How to Delay Gratification and Control Your Impulses

How to Delay Gratification and Control Your Impulses
Photo by Tyler Casey

The ability to delay or defer gratification is one of the most useful character traits that a person can hold, as it allows you to stop, think, and truly decide what is in your best interest in a given situation.

When you learn how to delay gratification you’ll have a better grasp of impulse control, the means by which we stop ourselves from doing exactly what we want to do in the moment, in favor of stepping back and asking if that is really what we want to do.

In this article I’m going to look into the benefits of delayed gratification, including what learning to delay gratification promotes, as well as how having good impulse control will see you right throughout your life.

What is Delayed Gratification?

Delayed gratification is the act of delaying your need for satisfaction in the moment in order to receive that satisfaction at a later date. Typically, the rewards of delaying gratification are larger than if you give into temptation right away.

Studies have shown that the ability to delay gratification promotes success in many areas of life, including in your career, relationships, and finances. If you currently have (or feel that you have) an inability to delay gratification, this is something that you can work to overcome with time.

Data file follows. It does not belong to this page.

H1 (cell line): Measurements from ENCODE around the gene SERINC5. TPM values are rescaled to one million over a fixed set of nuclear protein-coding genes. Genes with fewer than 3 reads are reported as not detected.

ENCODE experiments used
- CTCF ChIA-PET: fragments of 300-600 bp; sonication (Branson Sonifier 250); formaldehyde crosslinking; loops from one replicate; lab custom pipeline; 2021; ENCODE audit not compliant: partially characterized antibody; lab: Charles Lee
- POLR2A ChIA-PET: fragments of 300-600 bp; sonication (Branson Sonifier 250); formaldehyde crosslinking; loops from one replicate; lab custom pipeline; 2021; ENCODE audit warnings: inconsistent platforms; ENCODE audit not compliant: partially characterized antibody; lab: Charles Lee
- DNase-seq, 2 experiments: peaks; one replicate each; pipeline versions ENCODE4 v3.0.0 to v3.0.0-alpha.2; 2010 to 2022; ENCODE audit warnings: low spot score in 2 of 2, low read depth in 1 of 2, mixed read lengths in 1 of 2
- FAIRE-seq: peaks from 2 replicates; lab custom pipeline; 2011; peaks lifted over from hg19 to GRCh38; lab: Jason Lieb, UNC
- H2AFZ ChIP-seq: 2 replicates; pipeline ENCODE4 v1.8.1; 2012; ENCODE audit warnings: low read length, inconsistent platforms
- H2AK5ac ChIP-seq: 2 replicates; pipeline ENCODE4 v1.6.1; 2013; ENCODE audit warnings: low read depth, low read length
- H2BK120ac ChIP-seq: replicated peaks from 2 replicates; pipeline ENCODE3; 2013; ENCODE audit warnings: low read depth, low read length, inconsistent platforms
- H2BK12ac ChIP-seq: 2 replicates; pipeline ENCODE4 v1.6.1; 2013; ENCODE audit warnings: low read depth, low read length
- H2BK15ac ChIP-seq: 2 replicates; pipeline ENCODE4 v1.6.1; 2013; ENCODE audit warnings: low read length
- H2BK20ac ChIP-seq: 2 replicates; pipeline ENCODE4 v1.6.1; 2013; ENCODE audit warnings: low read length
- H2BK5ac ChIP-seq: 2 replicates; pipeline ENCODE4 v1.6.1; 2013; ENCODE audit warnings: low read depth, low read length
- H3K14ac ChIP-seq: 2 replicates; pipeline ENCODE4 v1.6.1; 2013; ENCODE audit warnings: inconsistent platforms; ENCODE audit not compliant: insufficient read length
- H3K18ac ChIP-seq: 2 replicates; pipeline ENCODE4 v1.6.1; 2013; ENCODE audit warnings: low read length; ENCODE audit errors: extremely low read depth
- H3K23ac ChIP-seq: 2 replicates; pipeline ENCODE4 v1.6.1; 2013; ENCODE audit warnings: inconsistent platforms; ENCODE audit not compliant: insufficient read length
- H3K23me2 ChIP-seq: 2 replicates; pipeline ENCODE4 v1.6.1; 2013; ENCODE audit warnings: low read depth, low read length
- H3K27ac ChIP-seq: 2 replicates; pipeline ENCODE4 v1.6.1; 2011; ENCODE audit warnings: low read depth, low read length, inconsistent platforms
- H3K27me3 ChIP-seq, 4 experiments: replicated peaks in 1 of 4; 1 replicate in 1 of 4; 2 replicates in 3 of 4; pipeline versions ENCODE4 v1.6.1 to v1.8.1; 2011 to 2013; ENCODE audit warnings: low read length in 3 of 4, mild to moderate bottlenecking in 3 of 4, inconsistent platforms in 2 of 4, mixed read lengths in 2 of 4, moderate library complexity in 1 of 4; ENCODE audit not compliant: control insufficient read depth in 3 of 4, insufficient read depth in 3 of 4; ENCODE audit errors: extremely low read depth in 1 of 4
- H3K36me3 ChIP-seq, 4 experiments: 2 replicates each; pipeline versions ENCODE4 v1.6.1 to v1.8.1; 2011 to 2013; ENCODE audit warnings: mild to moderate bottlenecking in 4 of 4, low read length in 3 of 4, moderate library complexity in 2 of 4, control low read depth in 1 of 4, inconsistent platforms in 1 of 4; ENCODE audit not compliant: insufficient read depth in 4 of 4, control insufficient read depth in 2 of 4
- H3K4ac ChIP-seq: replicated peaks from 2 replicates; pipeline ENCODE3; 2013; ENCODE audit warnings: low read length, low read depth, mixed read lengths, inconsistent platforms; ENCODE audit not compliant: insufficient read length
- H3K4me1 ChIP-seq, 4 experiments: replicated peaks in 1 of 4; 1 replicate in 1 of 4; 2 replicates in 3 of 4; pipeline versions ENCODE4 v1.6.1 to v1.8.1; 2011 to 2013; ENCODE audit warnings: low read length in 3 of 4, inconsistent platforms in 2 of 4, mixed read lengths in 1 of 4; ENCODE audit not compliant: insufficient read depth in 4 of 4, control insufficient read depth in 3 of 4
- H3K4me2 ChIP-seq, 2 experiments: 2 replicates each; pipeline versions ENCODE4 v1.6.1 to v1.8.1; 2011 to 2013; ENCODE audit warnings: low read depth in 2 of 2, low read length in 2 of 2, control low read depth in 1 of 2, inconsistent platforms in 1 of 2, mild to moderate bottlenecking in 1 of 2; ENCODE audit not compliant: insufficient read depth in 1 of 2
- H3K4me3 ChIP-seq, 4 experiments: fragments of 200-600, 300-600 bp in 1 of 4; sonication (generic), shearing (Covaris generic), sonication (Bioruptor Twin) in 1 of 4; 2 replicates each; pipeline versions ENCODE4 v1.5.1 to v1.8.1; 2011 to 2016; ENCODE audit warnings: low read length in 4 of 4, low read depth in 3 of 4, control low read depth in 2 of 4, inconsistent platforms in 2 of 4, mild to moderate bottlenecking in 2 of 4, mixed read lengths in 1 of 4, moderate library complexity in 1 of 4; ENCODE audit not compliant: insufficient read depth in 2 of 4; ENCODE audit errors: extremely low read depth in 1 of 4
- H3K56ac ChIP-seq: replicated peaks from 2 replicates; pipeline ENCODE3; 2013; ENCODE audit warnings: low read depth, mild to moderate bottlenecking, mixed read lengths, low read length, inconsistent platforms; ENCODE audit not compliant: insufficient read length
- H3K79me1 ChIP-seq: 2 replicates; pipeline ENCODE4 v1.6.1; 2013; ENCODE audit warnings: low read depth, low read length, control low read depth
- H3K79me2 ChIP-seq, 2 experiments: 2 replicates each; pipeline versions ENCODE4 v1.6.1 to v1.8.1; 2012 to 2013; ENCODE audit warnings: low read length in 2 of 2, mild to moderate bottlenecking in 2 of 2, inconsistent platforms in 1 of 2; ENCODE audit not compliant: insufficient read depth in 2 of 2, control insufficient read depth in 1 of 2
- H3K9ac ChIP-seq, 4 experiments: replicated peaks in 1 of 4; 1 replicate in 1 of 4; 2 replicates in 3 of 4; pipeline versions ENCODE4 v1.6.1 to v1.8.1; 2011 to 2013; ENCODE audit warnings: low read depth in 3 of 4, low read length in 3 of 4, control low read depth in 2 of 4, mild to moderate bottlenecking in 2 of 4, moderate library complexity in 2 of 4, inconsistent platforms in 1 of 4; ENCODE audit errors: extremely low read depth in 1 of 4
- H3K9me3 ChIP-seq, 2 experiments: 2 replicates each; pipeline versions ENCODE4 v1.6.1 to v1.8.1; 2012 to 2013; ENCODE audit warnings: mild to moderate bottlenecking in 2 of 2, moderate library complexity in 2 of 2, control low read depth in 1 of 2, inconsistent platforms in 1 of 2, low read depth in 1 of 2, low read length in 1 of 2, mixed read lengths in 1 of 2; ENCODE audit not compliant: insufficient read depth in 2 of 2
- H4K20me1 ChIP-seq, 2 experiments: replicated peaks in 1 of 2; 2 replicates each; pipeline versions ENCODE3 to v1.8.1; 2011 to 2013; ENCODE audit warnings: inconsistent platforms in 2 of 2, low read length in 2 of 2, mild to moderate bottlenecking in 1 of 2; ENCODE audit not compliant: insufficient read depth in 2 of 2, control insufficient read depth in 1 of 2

Delayed Gratification vs. Instant Gratification

An easy, if simplistic, way of looking at the differences between instant gratification and delayed gratification is that with instant gratification you avoid pain right now, while with delayed gratification you avoid pain in the future.

This “pain,” can be a physical pain, but it’s just as likely to be an emotional pain, such as the pain of not allowing yourself to eat that extra slice of pizza, or pushing yourself to go for one minute longer on the treadmill. In both examples, instant gratification (the extra slice of pizza, stopping your run on time) are what you want in the moment, but what you’re pushing yourself to do—to not eat that extra slice, and to go that extra minute—represents delayed gratification, and what you know will be most beneficial to you over the long term.

Examples of Delayed Gratification

Here are some examples of ways in which we can delay gratification, including a look at the most famous example out there.

The Marshmallow Test

The Stanford marshmallow experiment is a famous study on delayed gratification that took place under the lead of Walter Mischel at Stanford University, Palo Alto, in 1972.

The basis of the study was offering a child one small reward that they could have immediately, or two small rewards that they could have if they were willing to wait for it. After being told of their choices, each child was left alone in a room with their desired reward (a marshmallow or pretzel stick) for 15 minutes.